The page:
The recuperative heat treatment of the UDIMET 500 alloy was for a period of 26 hours at 900C. From Table 2, it will be seen that this temperature is 180C below the original solution heat treatment temperature (1080C) of the alloy, and 50C above its higher precipitation hardening heat treatment temperature (850C). This superalloy part was designed to have a maximum service temperature of 900C, which is also the temperature chosen for the recuperative heat treatment.

The diagrams of FIGS. 1-3 clearly illustrate how the secondary creep life of the treated alloy was very substantially extended by the above-described recuperative heat treatments.

Thus, FIG. 1 illustrates the typical creep-extension-vs-time curves for the two above-mentioned alloys when not subjected to the recuperative heat treatment of the present invention. Curve A is that of NIMONIC 80A when subjected to a stress of 15.5 tons/in2 at 750C; Curve B is that of UDIMET 500 when subjected to a stress of 4.79 tons/in2 at 900C; and Curve C is that UDIMET 500 when subjected to a stress of 4.07 tons/in2 at 900C. These temperatures represent the maximum service temperatures of the respective parts. The arrow on each curve is the critical point and indicates the onset of tertiary creep, which is defined as the point of deviation from linearity in the more advanced stage of secondary creep; the straight-line portion of the curve to the left of the arrow represents the complete secondary creep life. Thus, with respect to Curve B, for example, tertiary creep started at about 120 hours, and the secondary creep stage extended for the straight line portion of the curve, from about 30 to 120 hours.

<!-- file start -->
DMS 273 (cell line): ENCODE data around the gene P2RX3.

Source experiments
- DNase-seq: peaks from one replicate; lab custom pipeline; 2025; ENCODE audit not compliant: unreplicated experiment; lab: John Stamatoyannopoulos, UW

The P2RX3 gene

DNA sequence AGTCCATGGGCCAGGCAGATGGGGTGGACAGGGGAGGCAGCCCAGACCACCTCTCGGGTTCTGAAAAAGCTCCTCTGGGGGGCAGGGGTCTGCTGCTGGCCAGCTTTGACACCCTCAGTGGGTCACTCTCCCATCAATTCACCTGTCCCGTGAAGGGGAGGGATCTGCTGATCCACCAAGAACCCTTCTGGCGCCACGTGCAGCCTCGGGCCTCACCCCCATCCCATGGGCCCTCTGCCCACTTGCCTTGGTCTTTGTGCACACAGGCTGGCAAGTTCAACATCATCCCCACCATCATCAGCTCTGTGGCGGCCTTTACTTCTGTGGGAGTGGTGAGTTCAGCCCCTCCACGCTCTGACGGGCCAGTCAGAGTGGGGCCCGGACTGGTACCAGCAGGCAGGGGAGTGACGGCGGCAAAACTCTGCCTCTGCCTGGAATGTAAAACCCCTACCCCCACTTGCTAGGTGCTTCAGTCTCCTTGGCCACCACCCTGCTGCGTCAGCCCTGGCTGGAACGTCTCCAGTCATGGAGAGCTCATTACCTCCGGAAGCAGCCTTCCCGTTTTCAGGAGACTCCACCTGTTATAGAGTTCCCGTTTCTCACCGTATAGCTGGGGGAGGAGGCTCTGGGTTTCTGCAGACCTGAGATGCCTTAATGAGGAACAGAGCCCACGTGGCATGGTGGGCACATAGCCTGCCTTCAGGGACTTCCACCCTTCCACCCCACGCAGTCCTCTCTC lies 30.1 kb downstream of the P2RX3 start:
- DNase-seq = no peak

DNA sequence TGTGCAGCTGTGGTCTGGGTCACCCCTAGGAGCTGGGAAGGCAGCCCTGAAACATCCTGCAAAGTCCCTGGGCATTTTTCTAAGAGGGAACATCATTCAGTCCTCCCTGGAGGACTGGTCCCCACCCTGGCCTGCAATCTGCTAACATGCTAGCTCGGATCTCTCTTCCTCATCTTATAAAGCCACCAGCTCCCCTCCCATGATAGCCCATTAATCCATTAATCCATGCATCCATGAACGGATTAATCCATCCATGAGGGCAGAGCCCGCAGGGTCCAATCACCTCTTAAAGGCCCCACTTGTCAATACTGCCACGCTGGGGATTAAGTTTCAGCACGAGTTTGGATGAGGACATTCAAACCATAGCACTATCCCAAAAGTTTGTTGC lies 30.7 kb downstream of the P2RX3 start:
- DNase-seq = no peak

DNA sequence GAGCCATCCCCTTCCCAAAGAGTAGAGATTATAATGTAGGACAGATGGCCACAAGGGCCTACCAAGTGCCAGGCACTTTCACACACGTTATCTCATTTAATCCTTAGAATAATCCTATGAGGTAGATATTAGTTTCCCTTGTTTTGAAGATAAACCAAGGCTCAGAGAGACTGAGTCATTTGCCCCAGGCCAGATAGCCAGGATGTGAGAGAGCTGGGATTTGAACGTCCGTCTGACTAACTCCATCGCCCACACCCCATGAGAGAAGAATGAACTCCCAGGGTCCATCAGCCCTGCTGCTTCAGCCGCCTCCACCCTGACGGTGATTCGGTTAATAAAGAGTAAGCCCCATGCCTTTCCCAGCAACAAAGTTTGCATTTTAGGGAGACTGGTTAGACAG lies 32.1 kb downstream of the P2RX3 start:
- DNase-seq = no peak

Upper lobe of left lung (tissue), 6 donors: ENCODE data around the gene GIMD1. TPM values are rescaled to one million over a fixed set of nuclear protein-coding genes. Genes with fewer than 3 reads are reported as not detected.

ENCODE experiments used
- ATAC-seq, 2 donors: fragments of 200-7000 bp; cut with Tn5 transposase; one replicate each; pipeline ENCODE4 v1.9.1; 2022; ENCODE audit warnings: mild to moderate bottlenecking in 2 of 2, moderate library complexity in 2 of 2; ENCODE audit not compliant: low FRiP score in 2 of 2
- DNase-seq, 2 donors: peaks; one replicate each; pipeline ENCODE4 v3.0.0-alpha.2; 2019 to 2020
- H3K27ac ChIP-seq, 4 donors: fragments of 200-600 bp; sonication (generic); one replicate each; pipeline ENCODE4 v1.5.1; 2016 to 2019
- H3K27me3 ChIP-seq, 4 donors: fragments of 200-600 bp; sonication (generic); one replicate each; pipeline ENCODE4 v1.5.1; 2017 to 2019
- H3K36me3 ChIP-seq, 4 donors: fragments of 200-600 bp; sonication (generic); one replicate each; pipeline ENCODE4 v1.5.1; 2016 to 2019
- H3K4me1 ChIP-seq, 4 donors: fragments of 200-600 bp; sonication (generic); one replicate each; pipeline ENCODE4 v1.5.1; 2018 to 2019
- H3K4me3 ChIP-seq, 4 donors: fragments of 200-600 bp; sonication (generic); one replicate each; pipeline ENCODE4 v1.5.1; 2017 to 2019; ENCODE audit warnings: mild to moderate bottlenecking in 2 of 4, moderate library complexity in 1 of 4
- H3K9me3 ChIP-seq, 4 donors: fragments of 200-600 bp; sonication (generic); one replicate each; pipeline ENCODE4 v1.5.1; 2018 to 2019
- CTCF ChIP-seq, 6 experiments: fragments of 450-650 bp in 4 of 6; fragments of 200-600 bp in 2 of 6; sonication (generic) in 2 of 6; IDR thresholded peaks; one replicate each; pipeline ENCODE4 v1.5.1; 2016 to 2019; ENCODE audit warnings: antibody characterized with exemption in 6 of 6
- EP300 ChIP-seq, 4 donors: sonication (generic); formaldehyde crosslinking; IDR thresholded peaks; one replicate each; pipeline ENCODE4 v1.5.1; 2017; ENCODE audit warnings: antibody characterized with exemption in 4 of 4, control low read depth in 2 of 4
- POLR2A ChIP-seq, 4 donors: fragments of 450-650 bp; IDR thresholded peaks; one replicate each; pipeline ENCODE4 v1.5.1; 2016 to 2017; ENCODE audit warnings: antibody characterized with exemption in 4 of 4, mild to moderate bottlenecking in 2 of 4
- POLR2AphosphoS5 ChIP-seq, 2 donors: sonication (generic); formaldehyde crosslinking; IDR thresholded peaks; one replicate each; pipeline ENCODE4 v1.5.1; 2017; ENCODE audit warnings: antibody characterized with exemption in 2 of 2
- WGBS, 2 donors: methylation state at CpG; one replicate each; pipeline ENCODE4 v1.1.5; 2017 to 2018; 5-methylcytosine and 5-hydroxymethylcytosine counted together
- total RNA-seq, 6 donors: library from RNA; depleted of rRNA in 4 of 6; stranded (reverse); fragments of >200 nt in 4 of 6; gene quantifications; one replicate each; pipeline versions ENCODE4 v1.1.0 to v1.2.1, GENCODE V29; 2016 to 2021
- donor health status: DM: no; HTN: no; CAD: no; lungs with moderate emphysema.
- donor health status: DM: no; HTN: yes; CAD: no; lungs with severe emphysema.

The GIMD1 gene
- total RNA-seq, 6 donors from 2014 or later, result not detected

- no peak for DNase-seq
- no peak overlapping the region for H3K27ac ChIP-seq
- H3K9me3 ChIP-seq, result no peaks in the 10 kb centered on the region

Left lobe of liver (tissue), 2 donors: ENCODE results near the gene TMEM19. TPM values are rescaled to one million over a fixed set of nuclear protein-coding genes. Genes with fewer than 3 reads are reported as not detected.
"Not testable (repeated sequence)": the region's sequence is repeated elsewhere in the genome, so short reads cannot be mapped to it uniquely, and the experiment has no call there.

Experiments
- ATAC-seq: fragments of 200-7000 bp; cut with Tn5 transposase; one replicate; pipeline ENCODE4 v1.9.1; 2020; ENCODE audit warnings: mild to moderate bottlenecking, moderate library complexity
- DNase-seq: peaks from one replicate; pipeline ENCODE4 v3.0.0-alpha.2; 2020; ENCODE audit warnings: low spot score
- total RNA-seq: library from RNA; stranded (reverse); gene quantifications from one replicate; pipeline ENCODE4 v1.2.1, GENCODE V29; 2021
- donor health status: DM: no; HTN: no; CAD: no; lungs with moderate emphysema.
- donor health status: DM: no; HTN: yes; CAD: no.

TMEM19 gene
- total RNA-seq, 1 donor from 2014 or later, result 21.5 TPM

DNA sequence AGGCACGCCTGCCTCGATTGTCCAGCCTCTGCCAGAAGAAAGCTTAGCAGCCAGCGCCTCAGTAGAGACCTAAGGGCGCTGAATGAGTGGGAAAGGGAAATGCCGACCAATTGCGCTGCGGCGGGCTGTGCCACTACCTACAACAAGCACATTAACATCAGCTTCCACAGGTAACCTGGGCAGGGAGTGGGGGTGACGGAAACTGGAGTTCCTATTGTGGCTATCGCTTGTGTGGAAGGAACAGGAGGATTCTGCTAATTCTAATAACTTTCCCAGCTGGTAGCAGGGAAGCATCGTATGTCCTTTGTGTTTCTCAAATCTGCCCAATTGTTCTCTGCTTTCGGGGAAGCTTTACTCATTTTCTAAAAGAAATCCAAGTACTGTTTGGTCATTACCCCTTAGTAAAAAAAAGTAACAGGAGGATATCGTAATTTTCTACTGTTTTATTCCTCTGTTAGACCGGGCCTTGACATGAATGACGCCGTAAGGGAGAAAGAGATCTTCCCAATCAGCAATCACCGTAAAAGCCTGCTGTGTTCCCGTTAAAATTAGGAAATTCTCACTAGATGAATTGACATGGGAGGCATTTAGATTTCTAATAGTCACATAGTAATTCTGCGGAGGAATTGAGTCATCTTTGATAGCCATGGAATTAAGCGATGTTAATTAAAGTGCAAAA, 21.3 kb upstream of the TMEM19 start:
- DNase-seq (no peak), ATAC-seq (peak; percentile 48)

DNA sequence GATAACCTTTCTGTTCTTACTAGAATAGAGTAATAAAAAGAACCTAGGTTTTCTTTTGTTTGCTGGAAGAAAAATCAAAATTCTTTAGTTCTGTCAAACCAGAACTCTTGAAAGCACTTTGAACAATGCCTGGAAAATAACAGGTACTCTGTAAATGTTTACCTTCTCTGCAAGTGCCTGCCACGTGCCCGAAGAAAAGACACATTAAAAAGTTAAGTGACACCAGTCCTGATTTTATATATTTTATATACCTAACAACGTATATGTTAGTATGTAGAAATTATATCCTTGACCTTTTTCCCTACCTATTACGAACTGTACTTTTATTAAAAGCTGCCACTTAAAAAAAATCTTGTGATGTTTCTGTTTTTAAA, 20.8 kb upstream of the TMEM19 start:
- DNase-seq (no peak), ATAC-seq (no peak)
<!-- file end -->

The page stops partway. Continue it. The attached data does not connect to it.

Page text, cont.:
FIG. 2 illustrates the results of the same tests applied to the same superalloys as in FIG. 1, except that: (1) stress was interrupted after each test piece experienced significant secondary creep; (2) the recuperative heat treatment was applied to the respective test piece; and then (3) the test was continued.

Thus as shown with respect to Curve B for example, the stress was removed after 62 hours, the above-described recuperative heat treatment was applied to the unstressed test piece for a period of 26 hours, and the stress was then resumed.